Friday, January 20, 2006

What's a high impact company? How about Burt's Bees?

Increasing entrepreneurial activity that creates wealth is one of the three legs of a highly innovative economy, along with increasing educational attainment and enhancing innovation capacity.

At InnoVenture, we define the type of entrepreneurial activity we are looking for as a high-impact company. In a meeting yesterday to begin the selection process for emerging companies to present at InnoVenture, the question came up again, "What is a high-impact company?". While many technology-based companies are high-impact, some aren't, and many non-technology companies are.

This morning a press release from a company crossed my desk that is a great example of what I am talking about, "Burt's Bees Names John Replogle as CEO and President." Burt's Bees is definitely a high-impact. Many of us would love to have Burt's Bees as an investment, as a customer, as an employer, or however high-impact is defined from our perspective.


BFU Rector said...

I would add two legs to your base for innovation.

Low taxes.

Minimum regulations.

Swamp Fox said...

No question that low taxes and minimum regulations are important, but alone they are not sufficient. Building a highly innovative economy requires an effective public/private partnership.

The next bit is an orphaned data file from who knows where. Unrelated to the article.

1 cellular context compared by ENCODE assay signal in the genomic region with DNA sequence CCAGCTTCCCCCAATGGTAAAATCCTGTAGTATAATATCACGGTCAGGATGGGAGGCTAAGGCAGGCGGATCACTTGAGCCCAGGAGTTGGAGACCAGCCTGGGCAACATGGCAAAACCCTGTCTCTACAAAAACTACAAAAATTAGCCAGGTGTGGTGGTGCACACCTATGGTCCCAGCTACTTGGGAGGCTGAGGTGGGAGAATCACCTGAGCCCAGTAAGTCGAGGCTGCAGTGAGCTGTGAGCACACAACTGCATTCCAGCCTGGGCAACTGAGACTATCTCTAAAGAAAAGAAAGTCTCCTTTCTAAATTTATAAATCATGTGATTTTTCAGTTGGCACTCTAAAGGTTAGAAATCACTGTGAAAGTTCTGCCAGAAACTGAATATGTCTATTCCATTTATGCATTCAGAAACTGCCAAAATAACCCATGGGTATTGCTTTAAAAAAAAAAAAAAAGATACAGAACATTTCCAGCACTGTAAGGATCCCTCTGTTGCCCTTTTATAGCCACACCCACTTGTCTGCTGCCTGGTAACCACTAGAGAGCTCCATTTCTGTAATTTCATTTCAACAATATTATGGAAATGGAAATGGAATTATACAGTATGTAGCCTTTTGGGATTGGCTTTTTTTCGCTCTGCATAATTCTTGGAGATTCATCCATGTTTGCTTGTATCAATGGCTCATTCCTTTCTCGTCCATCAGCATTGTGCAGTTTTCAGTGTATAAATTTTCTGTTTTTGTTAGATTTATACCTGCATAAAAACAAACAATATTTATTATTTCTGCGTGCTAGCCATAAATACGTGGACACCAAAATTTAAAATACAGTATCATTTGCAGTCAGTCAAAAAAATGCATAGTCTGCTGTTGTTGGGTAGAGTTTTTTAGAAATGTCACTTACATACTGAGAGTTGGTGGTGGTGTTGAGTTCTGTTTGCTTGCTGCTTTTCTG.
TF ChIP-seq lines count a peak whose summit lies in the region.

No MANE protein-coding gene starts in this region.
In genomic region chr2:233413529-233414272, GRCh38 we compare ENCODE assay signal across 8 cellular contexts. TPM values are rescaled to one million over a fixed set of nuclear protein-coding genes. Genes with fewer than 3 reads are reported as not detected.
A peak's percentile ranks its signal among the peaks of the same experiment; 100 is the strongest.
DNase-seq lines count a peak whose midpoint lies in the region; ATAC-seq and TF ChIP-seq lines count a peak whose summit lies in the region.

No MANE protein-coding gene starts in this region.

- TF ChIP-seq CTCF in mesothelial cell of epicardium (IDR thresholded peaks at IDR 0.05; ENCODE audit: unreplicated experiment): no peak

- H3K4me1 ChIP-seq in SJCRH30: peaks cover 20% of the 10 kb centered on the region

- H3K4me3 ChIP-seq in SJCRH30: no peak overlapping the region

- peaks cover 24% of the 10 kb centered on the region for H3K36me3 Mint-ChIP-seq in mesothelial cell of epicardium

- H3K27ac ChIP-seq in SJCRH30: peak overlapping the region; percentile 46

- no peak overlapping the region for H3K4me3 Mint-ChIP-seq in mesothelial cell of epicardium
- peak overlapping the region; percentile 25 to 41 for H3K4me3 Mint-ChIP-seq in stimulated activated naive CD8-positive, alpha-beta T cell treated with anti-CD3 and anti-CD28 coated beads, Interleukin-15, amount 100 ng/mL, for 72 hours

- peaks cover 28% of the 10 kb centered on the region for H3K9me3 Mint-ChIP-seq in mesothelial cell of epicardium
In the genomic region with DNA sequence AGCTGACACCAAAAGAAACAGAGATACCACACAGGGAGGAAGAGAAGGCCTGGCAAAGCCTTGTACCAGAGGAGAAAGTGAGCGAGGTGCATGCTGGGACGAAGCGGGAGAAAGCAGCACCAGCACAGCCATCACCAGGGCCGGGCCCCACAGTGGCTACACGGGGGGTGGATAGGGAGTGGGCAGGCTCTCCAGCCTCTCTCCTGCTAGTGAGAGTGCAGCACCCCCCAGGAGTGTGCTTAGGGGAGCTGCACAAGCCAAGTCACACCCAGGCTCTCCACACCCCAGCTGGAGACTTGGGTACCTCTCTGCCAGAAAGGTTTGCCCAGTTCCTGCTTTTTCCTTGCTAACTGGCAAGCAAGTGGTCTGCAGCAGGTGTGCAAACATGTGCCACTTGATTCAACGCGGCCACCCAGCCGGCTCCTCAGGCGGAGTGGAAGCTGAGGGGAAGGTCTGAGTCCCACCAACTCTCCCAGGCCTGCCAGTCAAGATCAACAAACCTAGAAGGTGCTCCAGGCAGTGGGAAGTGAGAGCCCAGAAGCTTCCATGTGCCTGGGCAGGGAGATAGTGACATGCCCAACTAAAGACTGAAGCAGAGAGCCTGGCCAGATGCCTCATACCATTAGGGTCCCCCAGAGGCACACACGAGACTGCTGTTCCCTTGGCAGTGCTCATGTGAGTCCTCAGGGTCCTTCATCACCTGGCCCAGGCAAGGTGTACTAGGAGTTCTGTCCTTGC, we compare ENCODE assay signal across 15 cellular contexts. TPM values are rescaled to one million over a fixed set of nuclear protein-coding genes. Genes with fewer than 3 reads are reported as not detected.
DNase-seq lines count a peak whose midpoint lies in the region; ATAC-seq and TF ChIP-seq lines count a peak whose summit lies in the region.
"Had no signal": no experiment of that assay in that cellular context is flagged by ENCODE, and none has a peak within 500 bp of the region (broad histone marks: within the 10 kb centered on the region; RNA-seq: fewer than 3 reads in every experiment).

There are activities that the private sector can do much better than the public sector, such as creating new markets of customers for highly innovative products and services. Regulation of the private sector should be kept to the minimum necessary, but some regulation is essential. Without environmental regulations, private concerns would be incentivized to pour waste products into public spaces spoiling them for everyone. No one wants that.

On the other hand, there are public goods, such as universal primary education, which should be publicly funded because everyone in the community will benefit from it and therefore everyone should contribute towards it. Taxes should be kept to a minimum, but if taxes don't aren't sufficient to provide essential public services, they are too low and we'll all suffer from that.